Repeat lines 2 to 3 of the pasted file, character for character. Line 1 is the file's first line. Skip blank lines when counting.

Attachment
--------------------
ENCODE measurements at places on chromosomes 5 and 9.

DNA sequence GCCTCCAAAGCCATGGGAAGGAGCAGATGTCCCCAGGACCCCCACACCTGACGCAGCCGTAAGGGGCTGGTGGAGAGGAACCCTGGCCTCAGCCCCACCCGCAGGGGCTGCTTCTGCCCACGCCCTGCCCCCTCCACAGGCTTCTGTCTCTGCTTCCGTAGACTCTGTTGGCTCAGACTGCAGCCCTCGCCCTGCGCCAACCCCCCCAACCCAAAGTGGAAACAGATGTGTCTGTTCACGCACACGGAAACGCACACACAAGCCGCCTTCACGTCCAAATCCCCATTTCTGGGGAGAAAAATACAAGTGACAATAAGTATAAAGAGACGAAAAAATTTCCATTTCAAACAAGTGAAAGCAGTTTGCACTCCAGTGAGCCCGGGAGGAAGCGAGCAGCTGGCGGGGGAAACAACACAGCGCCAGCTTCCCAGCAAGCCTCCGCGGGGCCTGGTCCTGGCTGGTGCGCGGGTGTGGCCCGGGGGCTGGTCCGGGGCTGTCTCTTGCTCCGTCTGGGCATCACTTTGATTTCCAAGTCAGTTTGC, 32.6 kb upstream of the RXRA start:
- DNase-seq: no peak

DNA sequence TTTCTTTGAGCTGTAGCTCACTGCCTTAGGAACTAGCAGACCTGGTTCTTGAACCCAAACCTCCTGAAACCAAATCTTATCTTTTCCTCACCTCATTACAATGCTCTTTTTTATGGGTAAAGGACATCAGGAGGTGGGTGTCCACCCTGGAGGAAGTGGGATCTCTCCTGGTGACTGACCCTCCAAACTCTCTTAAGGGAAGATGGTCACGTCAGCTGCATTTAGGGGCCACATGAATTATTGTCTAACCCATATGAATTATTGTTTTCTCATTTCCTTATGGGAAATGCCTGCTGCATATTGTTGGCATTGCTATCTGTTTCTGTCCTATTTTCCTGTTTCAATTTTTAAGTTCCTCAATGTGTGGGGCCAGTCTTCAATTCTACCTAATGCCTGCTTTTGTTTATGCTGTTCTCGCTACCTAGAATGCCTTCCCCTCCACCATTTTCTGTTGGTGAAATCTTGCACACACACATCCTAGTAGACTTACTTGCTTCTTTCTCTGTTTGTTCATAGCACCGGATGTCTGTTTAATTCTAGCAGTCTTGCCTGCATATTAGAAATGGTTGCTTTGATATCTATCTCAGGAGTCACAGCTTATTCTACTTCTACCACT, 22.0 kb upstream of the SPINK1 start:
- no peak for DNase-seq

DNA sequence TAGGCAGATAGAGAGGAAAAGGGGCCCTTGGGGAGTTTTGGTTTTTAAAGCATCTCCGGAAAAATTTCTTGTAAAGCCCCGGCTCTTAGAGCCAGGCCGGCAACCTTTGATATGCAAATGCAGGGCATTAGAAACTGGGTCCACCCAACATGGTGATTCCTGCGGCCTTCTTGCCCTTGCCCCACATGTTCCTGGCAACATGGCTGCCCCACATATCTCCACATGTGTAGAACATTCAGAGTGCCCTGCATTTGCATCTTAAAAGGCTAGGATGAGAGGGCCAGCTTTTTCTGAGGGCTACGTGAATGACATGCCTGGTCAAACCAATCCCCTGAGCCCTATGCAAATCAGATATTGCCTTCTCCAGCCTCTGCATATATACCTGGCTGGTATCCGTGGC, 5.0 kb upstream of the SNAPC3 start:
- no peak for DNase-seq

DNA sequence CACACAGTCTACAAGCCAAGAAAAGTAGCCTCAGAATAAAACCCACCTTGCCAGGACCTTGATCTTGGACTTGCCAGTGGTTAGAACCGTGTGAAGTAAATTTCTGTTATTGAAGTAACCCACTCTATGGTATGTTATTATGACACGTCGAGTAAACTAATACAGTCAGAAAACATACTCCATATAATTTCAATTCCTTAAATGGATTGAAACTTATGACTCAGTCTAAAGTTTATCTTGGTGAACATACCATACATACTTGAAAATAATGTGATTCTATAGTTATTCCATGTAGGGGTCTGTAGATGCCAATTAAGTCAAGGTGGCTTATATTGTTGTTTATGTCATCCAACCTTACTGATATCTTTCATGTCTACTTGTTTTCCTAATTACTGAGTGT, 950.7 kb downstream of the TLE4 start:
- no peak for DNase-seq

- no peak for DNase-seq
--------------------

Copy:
DNA sequence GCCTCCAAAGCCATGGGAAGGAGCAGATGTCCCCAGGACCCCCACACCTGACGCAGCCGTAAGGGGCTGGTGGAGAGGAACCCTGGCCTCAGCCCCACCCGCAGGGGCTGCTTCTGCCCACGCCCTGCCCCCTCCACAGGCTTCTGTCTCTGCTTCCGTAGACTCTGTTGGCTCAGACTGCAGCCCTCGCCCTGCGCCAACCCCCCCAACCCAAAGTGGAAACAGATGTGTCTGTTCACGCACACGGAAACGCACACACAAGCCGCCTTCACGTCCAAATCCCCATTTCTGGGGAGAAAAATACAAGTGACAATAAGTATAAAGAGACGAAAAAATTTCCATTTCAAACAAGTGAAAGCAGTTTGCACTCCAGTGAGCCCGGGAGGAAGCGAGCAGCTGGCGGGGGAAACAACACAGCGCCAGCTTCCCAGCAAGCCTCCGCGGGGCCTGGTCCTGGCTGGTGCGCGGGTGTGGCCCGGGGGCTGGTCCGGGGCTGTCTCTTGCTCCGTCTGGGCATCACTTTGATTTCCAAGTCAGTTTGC, 32.6 kb upstream of the RXRA start:
- DNase-seq: no peak